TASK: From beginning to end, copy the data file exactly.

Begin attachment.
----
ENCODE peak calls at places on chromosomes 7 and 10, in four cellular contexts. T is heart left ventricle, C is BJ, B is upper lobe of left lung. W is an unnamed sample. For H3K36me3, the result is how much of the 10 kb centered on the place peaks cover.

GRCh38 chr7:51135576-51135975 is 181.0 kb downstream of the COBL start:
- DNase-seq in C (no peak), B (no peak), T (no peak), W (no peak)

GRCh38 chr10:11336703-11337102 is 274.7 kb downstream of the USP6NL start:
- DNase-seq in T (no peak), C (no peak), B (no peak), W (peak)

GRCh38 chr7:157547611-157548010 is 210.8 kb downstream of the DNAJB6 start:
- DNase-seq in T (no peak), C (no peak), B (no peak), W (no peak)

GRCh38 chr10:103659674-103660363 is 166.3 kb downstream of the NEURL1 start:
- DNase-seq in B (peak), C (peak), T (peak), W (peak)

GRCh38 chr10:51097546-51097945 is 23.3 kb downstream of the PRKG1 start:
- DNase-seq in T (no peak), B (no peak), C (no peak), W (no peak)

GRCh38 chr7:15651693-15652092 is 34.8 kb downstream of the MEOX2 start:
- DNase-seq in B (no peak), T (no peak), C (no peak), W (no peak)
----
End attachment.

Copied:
ENCODE peak calls at places on chromosomes 7 and 10, in four cellular contexts. T is heart left ventricle, C is BJ, B is upper lobe of left lung. W is an unnamed sample. For H3K36me3, the result is how much of the 10 kb centered on the place peaks cover.

GRCh38 chr7:51135576-51135975 is 181.0 kb downstream of the COBL start:
- DNase-seq in C (no peak), B (no peak), T (no peak), W (no peak)

GRCh38 chr10:11336703-11337102 is 274.7 kb downstream of the USP6NL start:
- DNase-seq in T (no peak), C (no peak), B (no peak), W (peak)

GRCh38 chr7:157547611-157548010 is 210.8 kb downstream of the DNAJB6 start:
- DNase-seq in T (no peak), C (no peak), B (no peak), W (no peak)

GRCh38 chr10:103659674-103660363 is 166.3 kb downstream of the NEURL1 start:
- DNase-seq in B (peak), C (peak), T (peak), W (peak)

GRCh38 chr10:51097546-51097945 is 23.3 kb downstream of the PRKG1 start:
- DNase-seq in T (no peak), B (no peak), C (no peak), W (no peak)

GRCh38 chr7:15651693-15652092 is 34.8 kb downstream of the MEOX2 start:
- DNase-seq in B (no peak), T (no peak), C (no peak), W (no peak)